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NACDD Encourages People with Disabilities to Vote

WASHINGTON – As millions of Americans cast ballots in advance of Election Day, the National Association of Councils on Developmental Disabilities (NACDD) urges all people with disabilities to exercise their right to vote by mail or in-person.  

“Do not be deterred from voting, no matter what you hear about long lines, voter intimidation, or other voter suppression efforts,” said Donna Meltzer, CEO of NACDD. “People with disabilities have the right to vote, and should exercise that right. We are encouraging everyone to make a plan, so that everyone can cast a ballot that is counted.”

“People with disabilities have the same right to vote as every other American, and this election cycle’s confusing information and threats that there will be fraud has had a chilling effect on people with disabilities. One Vote Now and advocates across the country have been working to ensure voters know their rights.

Meltzer encourages people with disabilities to know their rights and take quick action if something feels wrong at the polls. “Make sure to report any abuse or intimidation through your state or local election office if you see or experience any, she said. “This is the most important election of our lifetime and we believe everyone should have access to the ballot. Do not be discouraged by what you hear on the news, read in the paper, or see on social media- make your plan and cast your ballot.”  

I chose to vote by mail and because of my disability, I have difficulty marking the ballot. So, my wife assisted me in the process, even though she did not agree with all my choices. It is an empowering process as a person with a disability to know that your decision cannot be influenced by anybody and that we are part of the democratic process,” said Jason Snead JD., Arizona Developmental Disabilities Planning Council (ADDPC).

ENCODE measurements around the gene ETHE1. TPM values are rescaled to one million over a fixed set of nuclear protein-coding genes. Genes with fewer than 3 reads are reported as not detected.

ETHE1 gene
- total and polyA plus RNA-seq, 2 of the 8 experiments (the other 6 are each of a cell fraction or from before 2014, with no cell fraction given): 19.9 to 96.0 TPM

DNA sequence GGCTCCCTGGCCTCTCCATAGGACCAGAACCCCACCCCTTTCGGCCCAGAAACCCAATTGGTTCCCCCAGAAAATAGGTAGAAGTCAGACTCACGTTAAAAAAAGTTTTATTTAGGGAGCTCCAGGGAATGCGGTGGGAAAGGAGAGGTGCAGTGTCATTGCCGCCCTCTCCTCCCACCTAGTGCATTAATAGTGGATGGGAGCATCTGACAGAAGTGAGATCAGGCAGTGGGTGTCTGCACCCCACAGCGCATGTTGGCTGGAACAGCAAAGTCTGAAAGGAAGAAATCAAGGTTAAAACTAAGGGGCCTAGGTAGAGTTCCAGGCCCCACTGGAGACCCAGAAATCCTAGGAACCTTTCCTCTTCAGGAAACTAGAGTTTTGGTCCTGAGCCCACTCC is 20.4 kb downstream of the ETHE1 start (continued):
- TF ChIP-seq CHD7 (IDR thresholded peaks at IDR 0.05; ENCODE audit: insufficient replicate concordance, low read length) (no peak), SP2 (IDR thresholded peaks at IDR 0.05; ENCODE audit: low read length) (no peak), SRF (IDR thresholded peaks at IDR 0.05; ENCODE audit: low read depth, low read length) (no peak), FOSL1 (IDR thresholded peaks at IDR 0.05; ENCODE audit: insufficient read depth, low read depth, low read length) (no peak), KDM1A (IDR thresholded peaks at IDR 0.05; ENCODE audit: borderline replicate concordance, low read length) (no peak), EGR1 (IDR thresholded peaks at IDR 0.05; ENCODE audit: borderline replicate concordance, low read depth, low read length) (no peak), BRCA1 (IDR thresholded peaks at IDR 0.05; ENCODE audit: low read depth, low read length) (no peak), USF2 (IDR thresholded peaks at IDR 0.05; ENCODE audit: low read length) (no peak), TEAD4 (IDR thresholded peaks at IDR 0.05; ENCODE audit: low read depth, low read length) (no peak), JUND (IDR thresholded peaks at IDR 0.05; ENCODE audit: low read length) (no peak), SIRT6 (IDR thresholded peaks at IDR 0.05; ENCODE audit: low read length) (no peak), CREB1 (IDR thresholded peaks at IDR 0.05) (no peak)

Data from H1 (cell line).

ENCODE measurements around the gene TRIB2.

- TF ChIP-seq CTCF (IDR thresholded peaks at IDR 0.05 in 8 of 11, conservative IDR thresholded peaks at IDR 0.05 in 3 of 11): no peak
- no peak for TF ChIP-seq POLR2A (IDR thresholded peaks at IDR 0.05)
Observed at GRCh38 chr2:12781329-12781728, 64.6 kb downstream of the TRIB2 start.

Because of my disability and my immune system, I just voted by mail (yet submitted my ballot). Getting my ballot took almost two weeks. What was nice about voting at my home is that if I didn’t know who anyone is, I can look them and their views up on my phone. And if I don’t understand a question, my mom can help me understand it more,” said Emily Kranking, Communications Consultant, National Association of Councils on Developmental Disabilities.

“I voted absentee for the first time in April due to being quarantined. My mom and I went online and requested our ballots, and we received them in the mail. We sent them in right away so that they could be counted. Our votes are important,” said Savanna Heltemes, an advocate from Milwaukee, Wisconsin. 

“Voting is a very important part of being a citizen, and understanding the rules are just as important–knowing our rights as citizens, so we do not lose our right to vote through all the barriers the system creates. Voting for me is about supporting the policies important to me through the people I vote for,” said Mark Flowers, an advocate from Milwaukee, Wisconsin. 

OneVoteNow, which is made possible by a grant from Craigslist founder Craig Newmark, through the Craig Newmark Philanthropies, is a central hub to find information about how to vote in the 2020 election. Structural barriers have historically made it more difficult for the disability community to vote. To make voting more accessible, NACDD gathers and shares information about participating in the election. The website provides the tools to ensure that everyone can cast their ballot by helping users register to vote and to make a plan to vote in person or by mail.